New Hawaii Gov. Josh Green, MD, highlighted several public health initiatives he will work to address during his inauguration ceremony on Monday.
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Green said he began caring for local families 20 years ago as a doctor at a small clinic on “The Big Island.”
“Too many people I cared for were fighting addiction, or wrestling with untreated mental illness,” Green said. “In Kau, we didn’t have the resources we needed to fight these problems, so I ran for state representative to try to make a difference.”
Green continued to learn more about public health challenges while serving as a member of the House of Representatives and the Senate, through his work as an ER doctor in Pahala and Hawi, and volunteering in clinics on Oahu when he wasn’t working at the capitol.
“We kept working on addiction, mental illness, and access to quality healthcare,” he said. “Some problems got better while others got worse. We made sure all of our keiki have health insurance, we built a statewide trauma system, and we made sure families who had a child with autism could get help.”
But too often, Green would finish his ER shifts after witnessing tragic situations, seeing homeless people who had overdosed or taken their own life out of desperation, he said.
When Green took over as the state’s lieutenant governor four years ago, he knew its homeless crisis needed to be addressed in a new way, he said. He helped with efforts to build Kauhale villages in Waimanalo and Kalaeloa. He plans to continue similar efforts as governor.
“I have already reached out to each of Hawaii’s mayors and given them my commitment that we will build Kauhale communities in every county,” Green said. “We will choose parcels of land, partner with the private sector development community, build villages, and support them with nurses, social workers, and everyone else in Hawaii who wants to come together to lend a hand.”
The new governor also discussed the state’s efforts to vaccinate residents during the COVID-19 pandemic. Hawaii ultimately vaccinated a higher percentage of people than almost anywhere in the world, he said.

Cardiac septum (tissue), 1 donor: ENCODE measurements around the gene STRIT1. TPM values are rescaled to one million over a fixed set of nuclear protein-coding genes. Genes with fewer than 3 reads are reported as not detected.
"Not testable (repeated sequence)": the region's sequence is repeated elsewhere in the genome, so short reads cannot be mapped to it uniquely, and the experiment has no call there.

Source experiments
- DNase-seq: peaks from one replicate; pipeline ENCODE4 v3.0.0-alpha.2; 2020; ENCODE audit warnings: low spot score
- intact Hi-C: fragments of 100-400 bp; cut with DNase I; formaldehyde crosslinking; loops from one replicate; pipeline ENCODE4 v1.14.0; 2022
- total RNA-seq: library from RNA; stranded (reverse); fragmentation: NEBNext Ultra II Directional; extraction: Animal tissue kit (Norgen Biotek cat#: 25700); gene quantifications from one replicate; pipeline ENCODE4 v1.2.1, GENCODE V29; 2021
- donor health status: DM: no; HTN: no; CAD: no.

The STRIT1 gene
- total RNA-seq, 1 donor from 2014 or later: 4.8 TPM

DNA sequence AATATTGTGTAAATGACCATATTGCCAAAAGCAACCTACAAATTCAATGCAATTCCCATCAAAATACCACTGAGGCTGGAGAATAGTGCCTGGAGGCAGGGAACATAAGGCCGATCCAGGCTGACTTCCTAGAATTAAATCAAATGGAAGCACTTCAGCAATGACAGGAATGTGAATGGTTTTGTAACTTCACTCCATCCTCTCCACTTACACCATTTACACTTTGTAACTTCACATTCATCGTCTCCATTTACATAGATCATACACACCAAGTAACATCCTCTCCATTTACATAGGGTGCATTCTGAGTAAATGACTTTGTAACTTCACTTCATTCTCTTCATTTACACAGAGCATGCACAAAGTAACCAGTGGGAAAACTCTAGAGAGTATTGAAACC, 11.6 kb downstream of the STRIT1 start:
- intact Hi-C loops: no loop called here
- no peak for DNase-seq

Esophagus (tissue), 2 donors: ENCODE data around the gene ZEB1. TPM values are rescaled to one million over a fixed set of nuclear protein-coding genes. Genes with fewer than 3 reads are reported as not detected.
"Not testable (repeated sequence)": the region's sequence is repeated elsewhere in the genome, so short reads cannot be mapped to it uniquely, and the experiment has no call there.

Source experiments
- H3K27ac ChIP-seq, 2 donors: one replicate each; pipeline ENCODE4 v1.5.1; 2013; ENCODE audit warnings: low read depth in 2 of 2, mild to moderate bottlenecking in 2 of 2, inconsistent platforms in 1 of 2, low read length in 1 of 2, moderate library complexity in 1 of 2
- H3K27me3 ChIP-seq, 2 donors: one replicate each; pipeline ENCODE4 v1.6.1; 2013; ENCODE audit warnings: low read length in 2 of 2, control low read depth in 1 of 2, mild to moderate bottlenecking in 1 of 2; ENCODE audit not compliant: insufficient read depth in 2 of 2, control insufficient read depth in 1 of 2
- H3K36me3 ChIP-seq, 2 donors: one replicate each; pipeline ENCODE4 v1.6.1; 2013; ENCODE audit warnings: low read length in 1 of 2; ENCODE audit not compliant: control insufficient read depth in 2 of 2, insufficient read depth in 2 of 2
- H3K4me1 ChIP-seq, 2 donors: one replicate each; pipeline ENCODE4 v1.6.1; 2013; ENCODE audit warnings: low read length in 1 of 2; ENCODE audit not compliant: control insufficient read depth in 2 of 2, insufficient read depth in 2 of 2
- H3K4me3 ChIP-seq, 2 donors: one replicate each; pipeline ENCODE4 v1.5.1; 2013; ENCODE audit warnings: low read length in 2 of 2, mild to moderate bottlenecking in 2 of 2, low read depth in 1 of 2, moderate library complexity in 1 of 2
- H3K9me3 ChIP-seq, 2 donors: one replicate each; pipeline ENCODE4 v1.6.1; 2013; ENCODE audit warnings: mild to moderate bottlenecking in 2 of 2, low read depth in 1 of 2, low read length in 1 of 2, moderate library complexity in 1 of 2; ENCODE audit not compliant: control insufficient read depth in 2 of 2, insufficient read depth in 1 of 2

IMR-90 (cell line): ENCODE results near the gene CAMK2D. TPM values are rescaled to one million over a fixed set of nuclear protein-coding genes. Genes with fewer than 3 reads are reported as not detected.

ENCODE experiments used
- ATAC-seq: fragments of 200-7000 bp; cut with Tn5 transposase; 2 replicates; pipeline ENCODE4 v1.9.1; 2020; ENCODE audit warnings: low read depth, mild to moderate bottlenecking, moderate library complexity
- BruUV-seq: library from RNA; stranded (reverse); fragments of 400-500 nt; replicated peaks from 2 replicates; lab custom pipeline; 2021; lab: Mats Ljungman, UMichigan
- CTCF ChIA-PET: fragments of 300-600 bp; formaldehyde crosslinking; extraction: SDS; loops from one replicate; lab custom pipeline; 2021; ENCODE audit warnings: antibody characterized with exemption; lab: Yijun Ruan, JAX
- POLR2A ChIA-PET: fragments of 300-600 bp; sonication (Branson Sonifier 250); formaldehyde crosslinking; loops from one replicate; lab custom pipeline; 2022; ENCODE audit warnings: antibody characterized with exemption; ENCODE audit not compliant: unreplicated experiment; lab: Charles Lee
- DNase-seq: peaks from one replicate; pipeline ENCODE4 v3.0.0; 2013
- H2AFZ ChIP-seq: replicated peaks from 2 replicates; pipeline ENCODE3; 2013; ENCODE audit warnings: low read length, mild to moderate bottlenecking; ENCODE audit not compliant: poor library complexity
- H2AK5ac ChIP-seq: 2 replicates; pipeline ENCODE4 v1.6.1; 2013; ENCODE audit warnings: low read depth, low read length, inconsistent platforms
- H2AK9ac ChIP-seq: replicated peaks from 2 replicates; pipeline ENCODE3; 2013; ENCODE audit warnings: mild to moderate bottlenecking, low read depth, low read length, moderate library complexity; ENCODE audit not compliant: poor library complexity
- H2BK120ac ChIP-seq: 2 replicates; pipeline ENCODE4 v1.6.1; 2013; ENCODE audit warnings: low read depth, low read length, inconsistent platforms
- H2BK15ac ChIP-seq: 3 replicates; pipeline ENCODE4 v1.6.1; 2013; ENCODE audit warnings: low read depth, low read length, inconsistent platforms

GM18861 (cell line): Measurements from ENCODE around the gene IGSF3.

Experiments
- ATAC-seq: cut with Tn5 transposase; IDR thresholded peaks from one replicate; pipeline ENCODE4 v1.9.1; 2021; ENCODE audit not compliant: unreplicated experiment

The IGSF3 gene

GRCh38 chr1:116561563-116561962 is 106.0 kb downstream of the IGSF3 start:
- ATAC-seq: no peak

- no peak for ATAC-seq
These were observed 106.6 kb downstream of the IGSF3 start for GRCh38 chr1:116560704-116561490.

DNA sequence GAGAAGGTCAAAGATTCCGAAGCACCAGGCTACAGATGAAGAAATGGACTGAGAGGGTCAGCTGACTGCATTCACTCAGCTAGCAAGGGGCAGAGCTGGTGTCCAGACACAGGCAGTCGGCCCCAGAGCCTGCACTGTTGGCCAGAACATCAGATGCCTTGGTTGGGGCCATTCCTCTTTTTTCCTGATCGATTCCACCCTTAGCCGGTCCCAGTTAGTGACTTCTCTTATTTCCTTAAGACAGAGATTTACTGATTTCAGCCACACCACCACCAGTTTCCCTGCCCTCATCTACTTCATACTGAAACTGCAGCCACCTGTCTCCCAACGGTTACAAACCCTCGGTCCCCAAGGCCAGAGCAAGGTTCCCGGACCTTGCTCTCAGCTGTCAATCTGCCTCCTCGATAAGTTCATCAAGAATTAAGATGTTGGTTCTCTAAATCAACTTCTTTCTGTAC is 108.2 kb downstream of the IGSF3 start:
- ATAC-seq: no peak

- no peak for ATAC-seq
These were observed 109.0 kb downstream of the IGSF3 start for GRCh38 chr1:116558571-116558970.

“Partnerships grew between hospitals that had never previously worked together,” Green said. “Doctors and nurses covered for each other when they were too exhausted to stand, after treating patients for 24 hours straight.”
Hawaii also received pandemic assistance from other states. FEMA approved the transportation of hundreds of traveling nurses to support Hawaii’s sick and exhausted healthcare workers.
“Because of the commitment of these heroes and their refusal to quit, we averted an even greater crisis and loss of life,” Green said. “And ultimately, Hawaii had the lowest fatality rate of any state in the country.”
Green said he will authorize the release of $50 million in Grants-in-Aid prior to the end of this year. Funds will support organizations like the Hawaii Blood Bank, the Hawaii Foodbank, the Domestic Violence Action Center, the Aloha Medical Mission, and the Special Olympics Hawaii. They will pay for social workers and mental health workers to support local families, provide food for hungry children, and create safe places for victims of sexual assault to seek shelter.
Green said he plans to use scholarships to pay off loans for social workers, nurses, and doctors so they can afford to live in Hawaii and provide care for families who need it most. He also said he plans to eliminate regressive tax hikes on food and medicine, which significantly impact low-income families, to make Hawaii more affordable for those living paycheck to paycheck.
“We can set an example for the whole world on the issues of housing, homelessness, poverty, and climate change if we truly come together and commit to putting our values of ohana and aloha into practice, and make them a reality for everyone in Hawaii,” Green said. “This moment is a new beginning for our state, and I am honored to serve as your governor for the next four years.”